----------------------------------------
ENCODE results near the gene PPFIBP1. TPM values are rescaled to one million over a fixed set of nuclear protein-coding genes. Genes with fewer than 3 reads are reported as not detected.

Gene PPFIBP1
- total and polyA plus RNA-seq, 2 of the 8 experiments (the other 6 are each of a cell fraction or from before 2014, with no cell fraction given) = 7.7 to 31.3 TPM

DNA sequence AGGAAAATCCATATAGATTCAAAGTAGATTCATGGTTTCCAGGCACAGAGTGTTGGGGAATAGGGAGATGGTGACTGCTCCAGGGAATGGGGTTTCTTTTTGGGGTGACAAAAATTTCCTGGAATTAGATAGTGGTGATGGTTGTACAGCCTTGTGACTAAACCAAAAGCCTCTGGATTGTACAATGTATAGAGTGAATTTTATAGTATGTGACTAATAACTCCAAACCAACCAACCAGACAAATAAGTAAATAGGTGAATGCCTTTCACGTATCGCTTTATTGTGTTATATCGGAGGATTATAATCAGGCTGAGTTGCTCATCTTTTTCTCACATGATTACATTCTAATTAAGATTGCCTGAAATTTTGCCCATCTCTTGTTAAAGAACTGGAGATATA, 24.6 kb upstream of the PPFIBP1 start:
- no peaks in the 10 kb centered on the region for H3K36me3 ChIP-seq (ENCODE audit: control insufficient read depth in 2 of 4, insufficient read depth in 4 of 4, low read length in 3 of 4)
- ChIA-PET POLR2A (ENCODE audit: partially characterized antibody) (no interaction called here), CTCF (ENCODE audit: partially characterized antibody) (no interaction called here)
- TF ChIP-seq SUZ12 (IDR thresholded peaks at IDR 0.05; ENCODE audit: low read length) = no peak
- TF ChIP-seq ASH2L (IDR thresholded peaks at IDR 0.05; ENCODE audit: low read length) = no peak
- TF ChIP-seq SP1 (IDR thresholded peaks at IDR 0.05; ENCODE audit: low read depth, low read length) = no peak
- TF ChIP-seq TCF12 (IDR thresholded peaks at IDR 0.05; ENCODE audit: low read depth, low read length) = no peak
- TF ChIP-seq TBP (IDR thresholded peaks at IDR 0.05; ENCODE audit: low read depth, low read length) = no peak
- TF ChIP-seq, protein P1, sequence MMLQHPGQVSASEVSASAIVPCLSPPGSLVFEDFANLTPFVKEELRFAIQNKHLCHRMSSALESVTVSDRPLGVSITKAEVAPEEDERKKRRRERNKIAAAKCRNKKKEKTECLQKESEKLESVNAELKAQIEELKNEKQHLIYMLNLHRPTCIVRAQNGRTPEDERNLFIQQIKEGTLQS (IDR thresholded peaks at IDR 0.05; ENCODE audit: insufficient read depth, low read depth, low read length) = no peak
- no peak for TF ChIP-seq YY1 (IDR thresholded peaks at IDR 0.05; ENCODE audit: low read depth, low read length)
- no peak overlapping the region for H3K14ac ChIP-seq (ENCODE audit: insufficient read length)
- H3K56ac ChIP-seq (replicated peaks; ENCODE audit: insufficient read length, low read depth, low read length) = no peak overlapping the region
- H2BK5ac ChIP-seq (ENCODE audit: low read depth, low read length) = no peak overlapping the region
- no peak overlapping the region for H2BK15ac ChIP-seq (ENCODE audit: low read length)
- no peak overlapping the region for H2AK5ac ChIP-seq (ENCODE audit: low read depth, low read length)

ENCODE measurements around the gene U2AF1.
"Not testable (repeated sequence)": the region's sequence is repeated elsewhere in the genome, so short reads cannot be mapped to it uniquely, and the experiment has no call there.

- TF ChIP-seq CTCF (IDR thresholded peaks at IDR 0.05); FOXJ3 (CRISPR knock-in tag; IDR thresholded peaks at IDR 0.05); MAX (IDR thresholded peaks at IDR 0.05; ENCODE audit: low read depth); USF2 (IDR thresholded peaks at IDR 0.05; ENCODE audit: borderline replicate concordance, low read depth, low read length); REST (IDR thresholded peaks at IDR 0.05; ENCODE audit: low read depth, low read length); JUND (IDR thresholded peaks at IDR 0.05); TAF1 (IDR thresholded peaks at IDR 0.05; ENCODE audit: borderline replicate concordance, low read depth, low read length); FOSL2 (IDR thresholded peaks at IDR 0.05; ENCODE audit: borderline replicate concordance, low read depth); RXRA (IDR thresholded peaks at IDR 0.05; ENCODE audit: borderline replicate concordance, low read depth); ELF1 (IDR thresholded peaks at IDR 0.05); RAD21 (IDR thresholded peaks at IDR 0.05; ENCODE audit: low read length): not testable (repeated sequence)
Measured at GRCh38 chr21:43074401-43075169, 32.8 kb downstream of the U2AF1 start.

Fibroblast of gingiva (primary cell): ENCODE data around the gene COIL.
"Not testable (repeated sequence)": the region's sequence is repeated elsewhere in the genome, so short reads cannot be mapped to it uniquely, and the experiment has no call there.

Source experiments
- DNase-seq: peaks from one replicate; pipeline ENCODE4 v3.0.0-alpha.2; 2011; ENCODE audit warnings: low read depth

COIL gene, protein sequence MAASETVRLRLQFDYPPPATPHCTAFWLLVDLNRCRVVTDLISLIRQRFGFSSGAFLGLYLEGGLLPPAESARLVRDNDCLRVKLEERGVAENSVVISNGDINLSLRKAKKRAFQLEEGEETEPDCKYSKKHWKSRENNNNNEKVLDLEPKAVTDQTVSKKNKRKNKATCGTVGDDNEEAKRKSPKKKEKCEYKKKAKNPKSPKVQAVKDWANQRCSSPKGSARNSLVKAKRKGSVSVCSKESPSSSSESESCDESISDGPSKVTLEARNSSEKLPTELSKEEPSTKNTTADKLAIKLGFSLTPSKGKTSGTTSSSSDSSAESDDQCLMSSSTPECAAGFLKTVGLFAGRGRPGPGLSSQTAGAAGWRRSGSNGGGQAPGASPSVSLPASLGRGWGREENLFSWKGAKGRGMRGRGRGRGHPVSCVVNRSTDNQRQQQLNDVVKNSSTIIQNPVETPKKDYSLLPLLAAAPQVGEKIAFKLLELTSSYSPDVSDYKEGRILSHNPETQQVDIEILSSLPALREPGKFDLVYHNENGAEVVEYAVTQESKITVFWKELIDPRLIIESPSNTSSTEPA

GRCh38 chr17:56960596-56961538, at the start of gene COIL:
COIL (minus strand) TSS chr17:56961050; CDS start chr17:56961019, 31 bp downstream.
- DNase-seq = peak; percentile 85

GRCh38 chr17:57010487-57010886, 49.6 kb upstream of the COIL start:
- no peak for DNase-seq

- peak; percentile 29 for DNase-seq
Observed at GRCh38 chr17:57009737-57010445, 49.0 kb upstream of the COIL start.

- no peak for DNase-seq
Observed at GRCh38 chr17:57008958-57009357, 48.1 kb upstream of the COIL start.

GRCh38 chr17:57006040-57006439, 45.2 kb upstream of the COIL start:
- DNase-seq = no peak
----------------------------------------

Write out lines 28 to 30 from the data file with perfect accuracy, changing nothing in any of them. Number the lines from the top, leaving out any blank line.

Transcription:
GRCh38 chr17:56960596-56961538, at the start of gene COIL:
COIL (minus strand) TSS chr17:56961050; CDS start chr17:56961019, 31 bp downstream.
- DNase-seq = peak; percentile 85